BBG Watch Commentary
No, the United States did not veto a United Nations Security Council draft resolution on Palestinian statehood that demanded Israel withdraw from the occupied territories. The United States voted against it. U.S. would have vetoed it, but it did not have to.
U.S. taxpayer-funded Voice of America (VOA) erroneously reported to the world that the U.S. had vetoed the Palestinian statehood resolution. A protest from the Committee for Accuracy in Middle East Reporting in America had some impact on the mismanaged, U.S. taxpayer-funded Voice of America (VOA) because it prompted VOA to change its wrong and misleading headline on the U.S. “no” vote on the Palestinian statehood resolution at the UN Security Council, which VOA erroneously referred to as a veto. BBG Watch reported on it. VOA later changed its headline and issued a confusing clarification for one of its reports, but many other VOA reports dealing with the Palestinian statehood resolution were never fully corrected, changed or removed. They still, many days later, offer erroneous information to VOA international audiences in English and in other languages.
The New York Times explained why not exercising its veto power was important for the United States in this case; VOA, which is 100% funded by U.S. taxpayers, did not.
The New York Times headline said: “Resolution for Palestinian State Fails in United Nations Security Council.”
THE NEW YORK TIMES: “So Mr. Kerry worked to line up enough abstentions from American allies like South Korea and Rwanda so that the United States would not have to wield its veto.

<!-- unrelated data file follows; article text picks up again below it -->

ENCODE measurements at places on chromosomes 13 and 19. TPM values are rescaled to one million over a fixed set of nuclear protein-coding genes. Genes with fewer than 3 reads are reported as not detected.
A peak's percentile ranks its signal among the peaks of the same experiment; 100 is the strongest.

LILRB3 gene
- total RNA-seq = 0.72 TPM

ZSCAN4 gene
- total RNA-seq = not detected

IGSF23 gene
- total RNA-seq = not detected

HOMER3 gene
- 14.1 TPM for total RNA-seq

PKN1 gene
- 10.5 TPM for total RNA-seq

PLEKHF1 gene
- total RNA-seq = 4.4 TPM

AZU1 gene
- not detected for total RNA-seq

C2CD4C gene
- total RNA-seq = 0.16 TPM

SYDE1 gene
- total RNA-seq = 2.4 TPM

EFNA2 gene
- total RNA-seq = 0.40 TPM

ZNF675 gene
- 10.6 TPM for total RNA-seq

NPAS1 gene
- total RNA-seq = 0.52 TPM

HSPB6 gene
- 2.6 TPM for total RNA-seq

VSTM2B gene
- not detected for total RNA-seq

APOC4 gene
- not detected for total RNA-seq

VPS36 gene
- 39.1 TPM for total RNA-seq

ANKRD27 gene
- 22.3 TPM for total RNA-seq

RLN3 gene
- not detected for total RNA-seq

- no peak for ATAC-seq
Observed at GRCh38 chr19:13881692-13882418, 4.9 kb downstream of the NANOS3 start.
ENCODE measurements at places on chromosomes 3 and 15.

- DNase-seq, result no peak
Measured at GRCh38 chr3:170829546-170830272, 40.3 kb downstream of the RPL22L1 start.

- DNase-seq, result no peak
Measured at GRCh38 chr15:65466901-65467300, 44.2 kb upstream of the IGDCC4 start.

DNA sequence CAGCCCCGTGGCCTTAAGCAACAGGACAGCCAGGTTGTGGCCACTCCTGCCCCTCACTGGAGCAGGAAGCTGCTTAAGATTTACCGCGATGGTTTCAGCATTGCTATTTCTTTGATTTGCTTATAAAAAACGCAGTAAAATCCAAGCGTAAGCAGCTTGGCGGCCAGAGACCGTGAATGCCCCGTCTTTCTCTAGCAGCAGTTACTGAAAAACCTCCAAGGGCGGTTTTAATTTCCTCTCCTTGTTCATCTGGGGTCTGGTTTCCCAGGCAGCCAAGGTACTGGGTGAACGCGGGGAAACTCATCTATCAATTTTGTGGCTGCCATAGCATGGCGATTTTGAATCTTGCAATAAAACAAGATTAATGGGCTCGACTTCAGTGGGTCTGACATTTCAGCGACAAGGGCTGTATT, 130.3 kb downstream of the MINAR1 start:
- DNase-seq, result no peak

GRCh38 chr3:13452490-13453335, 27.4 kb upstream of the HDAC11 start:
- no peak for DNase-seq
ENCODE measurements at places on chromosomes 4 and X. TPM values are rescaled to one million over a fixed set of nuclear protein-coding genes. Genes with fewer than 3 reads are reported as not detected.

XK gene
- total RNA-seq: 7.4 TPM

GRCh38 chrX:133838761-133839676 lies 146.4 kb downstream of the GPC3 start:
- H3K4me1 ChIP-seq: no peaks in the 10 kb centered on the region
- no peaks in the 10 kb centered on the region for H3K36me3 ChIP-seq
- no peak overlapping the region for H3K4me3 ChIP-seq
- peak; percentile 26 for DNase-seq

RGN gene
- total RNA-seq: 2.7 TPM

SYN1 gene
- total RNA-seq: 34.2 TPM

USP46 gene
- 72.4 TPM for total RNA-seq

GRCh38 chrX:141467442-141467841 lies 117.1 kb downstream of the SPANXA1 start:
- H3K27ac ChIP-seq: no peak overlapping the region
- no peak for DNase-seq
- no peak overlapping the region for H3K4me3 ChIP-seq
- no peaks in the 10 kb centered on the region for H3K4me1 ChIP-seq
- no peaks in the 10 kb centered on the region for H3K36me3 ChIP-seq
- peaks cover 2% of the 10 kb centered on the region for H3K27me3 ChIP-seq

“By avoiding a veto, the United States also avoided a fresh irritant in its relations with Arab nations, some of which have joined the United States in the campaign in Iraq and Syria against militants from the Islamic State.” Emphasis added.
Nearly ten days later, some Voice of America reports, including those on VOA English and foreign language news websites, still have not been fully corrected.
One original VOA Central English News report with wrong information was posted on December 30, 2014. As of 9:45 PM ET, January 8, 2015, this VOA report still includes misleading information.
VOA NEWS REPORT DATED DEC. 30, 2014 AS SEEN ONLINE AT 9:45PM ET, JAN. 08, 2015: The United States has vetoed [Emphasis added.] a United Nations Security Council draft resolution on Palestinian statehood that demanded Israel withdraw from the occupied territories.
Even without the U.S. veto [Emphasis added.], the measure would have fallen one vote short of the nine it needed among the council’s 15 members in order to pass.
The U.S. Ambassador to the U.N. Samantha Power explained the veto [Emphasis added], saying Israeli-Palestinian peace can only come from ‘hard choices and compromises’ and that the resolution would not move the sides closer to a two-state solution.
‘We voted against this resolution not because we are indifferent to the daily hardships or the security threats endured by Palestinians and Israelis. But because we know that those hardships will not cease and those threats will not subside until the parties reach a comprehensive settlement achieved through negotiations,’ said Power.”
The VOA Charter, which is U.S. public law, requires the Voice of America to “present the policies of the United States clearly and effectively,” which The New York Times did, but VOA did not on this and many other occasions.